There are about 155 miles of hiking trails in Acadia National Park and Gary J. Stellpflug is familiar with just about every inch of them. Stellpflug, who is trails foreman at Acadia National Park, began working in the park as a seasonal laborer in the summer of 1974, began work on trails in 1975,and first became foreman of the Acadia hiking trails crew in 1978. He left for a period in the 1990s, but returned as trails foreman and has held the position for more than 30 years. We spoke with Stellpflug in December of 2018 and then again on National Trails Day in June when he led a tour of the Valley Trail, which was extensively rehabilitated in 2017 and 2018. He discussed a broad scope of topics including the effects of the federal government shutdown in January, plans for rehabilitating trails and staying true to their historic character, how work on trails is funded and the history of Acadia National Park. For this Q&A, information was also used from Stellpflug’s annual “Acadia Trails Forever” report for 2018. Acadia Trails Forever is the name of a special endowment started in 1999 for the park. The $13 million fund to benefit the trails includes $9 million in private donations raised by the Friends of Acadia and $4 million in federal funds, mostly from the park’s entry fees.
Did the federal government shutdown have an effect on the Acadia hiking trails crew?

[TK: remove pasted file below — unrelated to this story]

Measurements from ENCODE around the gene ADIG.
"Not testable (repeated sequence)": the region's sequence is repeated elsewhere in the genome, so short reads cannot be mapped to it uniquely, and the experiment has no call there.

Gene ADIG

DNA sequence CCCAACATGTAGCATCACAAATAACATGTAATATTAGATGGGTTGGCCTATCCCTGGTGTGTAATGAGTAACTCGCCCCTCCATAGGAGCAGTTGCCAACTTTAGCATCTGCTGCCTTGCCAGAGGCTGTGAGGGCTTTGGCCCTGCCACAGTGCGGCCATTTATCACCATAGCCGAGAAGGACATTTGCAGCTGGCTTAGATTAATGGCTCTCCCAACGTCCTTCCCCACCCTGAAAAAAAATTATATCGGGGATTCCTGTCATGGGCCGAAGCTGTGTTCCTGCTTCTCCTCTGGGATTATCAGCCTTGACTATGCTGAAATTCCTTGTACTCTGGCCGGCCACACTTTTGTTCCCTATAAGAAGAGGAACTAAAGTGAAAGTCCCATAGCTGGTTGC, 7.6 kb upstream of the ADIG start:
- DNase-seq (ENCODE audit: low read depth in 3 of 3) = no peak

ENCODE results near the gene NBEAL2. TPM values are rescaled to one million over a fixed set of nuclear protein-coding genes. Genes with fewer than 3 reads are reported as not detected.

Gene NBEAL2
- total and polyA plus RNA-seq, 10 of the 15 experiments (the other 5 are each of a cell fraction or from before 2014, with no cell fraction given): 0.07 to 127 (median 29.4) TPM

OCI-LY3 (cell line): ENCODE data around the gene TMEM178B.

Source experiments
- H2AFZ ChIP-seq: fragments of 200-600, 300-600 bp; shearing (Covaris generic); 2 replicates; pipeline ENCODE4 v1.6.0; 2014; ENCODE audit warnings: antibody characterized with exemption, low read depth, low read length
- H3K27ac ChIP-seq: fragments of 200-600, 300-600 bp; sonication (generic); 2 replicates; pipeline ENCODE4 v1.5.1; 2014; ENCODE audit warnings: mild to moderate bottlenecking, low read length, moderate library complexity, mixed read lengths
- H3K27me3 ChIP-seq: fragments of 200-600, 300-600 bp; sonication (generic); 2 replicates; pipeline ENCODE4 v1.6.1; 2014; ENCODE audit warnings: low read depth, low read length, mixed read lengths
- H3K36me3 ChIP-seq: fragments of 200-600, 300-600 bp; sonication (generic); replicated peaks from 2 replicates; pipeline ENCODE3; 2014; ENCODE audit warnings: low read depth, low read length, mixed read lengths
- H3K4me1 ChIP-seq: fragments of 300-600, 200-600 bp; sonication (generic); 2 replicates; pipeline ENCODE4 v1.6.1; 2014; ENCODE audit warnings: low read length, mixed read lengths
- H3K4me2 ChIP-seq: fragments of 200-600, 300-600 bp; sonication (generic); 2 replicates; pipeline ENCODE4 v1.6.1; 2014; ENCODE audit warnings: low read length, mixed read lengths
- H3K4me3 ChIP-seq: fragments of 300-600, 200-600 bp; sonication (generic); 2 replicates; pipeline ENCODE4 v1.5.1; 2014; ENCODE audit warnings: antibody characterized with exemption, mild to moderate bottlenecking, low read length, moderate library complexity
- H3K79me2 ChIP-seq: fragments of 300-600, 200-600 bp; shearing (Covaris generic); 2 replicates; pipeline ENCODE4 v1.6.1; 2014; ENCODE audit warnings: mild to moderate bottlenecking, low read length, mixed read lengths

Gary Stellpflug: The trails crew this year is comparatively small, so we needed to scale back on what we wanted to accomplish. For the past couple of years, we have had 15 to 20 seasonal workers. We could have hired 25 this year. I have that much money. But we have only 10. It was entirely due to the shutdown. It pushed hiring back six weeks or more and it made hiring so late for us that nearly everybody on my list of applicants had taken other jobs. For some reason, the Western and Southeast regions started hiring three weeks before I could and the pool of applicants dwindled. I’m not sure what other social factors are involved. One could be that park service wages are not keeping up with the private sector right now, at least in Bar Harbor, Maine. We rarely get local applicants and they used to be the mainstay of the crew. I want to work on that and see what I can do. I did have two additional new seasonal people, but one was in a car accident and could not work and the other had housing issues. We do have two new permanent workers. It took four years to hire them because of the federal government hiring process. They will be furloughed. They won’t work year-round but they do have permanent jobs. That gives us eight permanent workers.